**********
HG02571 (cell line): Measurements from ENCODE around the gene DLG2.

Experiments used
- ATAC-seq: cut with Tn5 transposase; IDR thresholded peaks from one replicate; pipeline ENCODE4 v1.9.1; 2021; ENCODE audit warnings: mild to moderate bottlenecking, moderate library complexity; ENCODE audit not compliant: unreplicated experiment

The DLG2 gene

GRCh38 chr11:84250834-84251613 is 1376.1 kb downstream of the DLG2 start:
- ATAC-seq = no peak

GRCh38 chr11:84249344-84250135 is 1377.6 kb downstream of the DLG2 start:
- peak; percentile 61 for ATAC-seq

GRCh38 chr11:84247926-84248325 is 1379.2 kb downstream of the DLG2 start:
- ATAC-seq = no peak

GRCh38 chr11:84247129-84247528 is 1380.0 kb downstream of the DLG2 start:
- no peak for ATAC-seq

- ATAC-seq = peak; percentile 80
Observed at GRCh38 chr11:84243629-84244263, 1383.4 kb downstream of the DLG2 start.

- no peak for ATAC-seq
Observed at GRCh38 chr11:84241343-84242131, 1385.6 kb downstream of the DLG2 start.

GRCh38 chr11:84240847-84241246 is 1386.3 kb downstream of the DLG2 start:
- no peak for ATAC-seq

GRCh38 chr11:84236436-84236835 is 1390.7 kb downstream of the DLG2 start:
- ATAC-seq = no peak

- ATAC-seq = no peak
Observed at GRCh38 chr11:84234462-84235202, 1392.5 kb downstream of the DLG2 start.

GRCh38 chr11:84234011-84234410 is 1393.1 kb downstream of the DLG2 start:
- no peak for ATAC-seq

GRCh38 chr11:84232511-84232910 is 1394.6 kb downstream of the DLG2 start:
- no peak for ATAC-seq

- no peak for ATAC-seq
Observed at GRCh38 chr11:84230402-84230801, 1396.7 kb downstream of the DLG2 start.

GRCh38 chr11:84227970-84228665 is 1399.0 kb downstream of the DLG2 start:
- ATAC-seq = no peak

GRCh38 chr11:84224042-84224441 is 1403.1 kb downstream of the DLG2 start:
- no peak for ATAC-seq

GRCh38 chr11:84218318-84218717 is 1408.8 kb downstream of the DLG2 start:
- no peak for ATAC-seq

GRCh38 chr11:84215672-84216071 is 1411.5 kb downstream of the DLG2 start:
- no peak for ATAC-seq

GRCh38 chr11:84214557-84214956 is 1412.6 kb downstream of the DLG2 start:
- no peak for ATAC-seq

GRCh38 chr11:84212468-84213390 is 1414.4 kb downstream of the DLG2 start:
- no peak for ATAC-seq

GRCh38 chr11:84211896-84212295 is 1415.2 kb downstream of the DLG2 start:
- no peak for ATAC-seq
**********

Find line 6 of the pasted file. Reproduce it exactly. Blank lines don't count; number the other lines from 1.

- ATAC-seq = no peak